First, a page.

Ket, et al., "Cross Layer Communication for Wireless Networks", International Conference on Advances in Computing, Communication and Control, (Jan. 2009), (pp. 629-632).
Mathialagan, et al., "Cross-Layer Optimization Using MIMO System for Wireless Networks", 2009 International Conference on Signal Processing Systems, IEEE Computer Society, (2009), (pp. 651-655).
Pantel, et al., "On the Impact of Delay on Real-Time Multiplayer Games", (2002), (pp. 23-29).
Qualcomm, "Future of Wireless? The Proximate Internet", Rajiv Laroia, (Jan. 7, 2010), (38 pages).

Cited By (6)

* Cited by examiner, † Cited by third party
Publication number Priority date Publication date Assignee Title
US20150117377A1 (en) * 2012-10-05 2015-04-30 Futurewei Technologies, Inc. Terminal Based Grouping Virtual Transmission and Reception in Wireless Networks
US9655094B2 (en) * 2012-10-05 2017-05-16 Huawei Technologies Co., Ltd. Terminal based grouping virtual transmission and reception in wireless networks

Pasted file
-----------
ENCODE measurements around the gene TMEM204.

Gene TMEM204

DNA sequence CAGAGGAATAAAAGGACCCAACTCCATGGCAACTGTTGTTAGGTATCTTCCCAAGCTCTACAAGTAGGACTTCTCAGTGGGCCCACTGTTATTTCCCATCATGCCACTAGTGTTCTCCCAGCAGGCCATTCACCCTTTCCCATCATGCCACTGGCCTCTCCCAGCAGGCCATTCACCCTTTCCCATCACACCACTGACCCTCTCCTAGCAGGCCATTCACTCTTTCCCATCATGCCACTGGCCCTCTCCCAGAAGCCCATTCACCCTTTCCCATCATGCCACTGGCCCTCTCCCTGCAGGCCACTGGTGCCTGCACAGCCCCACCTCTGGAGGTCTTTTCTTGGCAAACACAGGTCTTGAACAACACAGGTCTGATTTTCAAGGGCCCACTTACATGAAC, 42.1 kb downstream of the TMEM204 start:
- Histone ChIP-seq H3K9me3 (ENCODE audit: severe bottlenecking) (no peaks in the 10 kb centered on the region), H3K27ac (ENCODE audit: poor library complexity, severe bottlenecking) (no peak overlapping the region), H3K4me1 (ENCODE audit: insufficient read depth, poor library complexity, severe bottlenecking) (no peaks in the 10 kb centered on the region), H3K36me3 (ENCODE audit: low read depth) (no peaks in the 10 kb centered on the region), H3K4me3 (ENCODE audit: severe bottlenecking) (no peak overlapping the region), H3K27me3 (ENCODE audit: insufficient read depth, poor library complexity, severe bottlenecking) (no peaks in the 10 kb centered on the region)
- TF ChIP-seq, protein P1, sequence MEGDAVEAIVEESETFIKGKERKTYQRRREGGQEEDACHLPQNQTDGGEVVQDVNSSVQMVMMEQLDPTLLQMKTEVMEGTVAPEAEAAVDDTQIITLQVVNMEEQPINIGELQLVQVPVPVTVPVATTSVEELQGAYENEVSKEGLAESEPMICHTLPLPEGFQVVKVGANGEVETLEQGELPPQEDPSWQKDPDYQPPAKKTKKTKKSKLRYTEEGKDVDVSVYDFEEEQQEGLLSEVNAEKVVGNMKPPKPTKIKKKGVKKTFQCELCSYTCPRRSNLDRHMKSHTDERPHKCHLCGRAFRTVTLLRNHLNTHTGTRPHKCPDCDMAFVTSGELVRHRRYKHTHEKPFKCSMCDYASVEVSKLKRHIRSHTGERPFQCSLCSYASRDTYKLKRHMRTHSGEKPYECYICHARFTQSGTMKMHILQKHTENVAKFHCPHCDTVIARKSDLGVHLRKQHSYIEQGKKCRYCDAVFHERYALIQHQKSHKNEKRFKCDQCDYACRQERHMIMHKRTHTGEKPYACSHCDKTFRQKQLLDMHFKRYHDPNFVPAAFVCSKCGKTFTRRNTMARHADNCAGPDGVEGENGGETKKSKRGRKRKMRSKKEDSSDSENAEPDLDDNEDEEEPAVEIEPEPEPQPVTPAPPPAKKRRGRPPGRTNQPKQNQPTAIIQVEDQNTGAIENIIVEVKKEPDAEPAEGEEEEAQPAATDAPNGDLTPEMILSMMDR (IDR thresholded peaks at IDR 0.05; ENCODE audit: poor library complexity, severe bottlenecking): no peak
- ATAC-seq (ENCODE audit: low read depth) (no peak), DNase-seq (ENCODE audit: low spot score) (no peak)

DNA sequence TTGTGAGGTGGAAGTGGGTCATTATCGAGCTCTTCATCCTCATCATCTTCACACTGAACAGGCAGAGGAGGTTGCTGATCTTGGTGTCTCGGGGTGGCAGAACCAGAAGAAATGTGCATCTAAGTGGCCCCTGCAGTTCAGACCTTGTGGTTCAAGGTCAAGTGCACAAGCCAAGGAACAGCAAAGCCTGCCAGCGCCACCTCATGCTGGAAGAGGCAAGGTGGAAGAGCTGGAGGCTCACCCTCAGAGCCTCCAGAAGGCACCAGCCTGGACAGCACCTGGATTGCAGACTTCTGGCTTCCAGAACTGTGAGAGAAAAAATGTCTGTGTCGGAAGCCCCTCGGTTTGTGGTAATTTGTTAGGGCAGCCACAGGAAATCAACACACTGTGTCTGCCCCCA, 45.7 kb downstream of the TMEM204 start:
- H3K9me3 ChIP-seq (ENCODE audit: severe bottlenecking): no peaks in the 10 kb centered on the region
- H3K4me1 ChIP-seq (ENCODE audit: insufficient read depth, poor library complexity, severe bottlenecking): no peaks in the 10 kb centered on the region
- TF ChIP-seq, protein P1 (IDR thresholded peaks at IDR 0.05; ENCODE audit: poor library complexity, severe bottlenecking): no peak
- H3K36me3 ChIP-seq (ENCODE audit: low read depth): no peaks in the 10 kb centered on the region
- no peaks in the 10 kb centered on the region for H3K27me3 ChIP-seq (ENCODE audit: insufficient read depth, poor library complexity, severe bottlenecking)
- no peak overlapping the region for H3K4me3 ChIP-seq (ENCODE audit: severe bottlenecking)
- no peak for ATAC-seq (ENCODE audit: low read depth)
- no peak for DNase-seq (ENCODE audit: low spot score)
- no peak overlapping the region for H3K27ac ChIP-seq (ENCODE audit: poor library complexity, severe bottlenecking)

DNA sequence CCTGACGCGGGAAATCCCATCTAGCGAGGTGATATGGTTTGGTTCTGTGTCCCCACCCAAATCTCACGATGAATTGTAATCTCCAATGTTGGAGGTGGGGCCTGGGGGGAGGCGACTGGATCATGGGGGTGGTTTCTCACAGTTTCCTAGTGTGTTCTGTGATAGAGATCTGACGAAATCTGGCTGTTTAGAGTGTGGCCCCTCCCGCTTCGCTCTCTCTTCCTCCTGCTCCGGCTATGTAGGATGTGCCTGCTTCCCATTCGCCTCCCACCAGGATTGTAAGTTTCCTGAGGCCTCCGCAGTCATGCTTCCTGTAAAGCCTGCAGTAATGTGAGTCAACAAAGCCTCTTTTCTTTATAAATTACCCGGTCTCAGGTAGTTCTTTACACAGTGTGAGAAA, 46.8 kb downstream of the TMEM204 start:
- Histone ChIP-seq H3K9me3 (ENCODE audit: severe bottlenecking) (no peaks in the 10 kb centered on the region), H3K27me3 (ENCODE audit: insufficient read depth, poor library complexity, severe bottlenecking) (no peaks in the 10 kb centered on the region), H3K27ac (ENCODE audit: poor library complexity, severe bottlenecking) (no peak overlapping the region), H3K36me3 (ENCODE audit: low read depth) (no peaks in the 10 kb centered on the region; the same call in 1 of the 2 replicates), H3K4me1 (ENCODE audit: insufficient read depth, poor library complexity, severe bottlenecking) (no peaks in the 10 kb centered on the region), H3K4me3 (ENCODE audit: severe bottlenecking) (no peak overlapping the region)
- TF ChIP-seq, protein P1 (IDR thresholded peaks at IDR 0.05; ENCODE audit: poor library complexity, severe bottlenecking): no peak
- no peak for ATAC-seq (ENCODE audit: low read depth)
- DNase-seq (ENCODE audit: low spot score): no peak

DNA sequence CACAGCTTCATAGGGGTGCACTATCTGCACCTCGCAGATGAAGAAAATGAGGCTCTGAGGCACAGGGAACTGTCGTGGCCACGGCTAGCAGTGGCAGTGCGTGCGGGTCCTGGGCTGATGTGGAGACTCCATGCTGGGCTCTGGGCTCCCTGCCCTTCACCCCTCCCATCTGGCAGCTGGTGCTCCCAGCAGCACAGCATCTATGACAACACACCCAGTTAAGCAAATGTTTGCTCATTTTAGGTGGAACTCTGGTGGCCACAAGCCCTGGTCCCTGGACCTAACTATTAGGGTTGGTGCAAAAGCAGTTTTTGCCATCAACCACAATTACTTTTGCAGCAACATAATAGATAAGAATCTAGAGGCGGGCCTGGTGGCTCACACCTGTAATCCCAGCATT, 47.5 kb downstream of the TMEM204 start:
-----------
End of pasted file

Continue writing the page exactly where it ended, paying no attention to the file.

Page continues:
US10129864B2 (en) 2012-10-05 2018-11-13 Huawei Technologies Co., Ltd. Terminal based grouping virtual transmission and reception in wireless networks
US20160150579A1 (en) * 2013-05-10 2016-05-26 Motorola Soloutions, Inc. Method and device for reusing channel frequencies in direct mode
US9967908B2 (en) * 2013-05-10 2018-05-08 Motorola Solutions, Inc. Method and device for reusing channel frequencies in direct mode
US20190007530A1 (en) * 2014-09-12 2019-01-03 Samsung Electronics Co., Ltd. Handling different protocol data unit types in a device to device communication system

Also Published As

Publication number Publication date
EP2676518A1 (en) 2013-12-25
US20120207100A1 (en) 2012-08-16
WO2012110368A1 (en) 2012-08-23

Similar Documents

Publication Publication Date Title
KR101713096B1 (en) Method and apparatus for wireless direct link operation
CN102668669B (en) Component carrier activation/deactivatinn in multicarrier system
DK2625814T3 (en) Band internal aggregation of carriers for wireless multi-layer communications network
KR101824782B1 (en) User equipment initiated discontinuous operation in a wireless communications network
JP6449818B2 (en) Method, apparatus and system for performing multi-radio access technology carrier aggregation
US9578671B2 (en) Establishing multiple connections between a user equipment and wireless access network nodes
JP6336983B2 (en) Provision of physical layer resources to different serving sites
US10349463B2 (en) Operating with multiple schedulers in a wireless system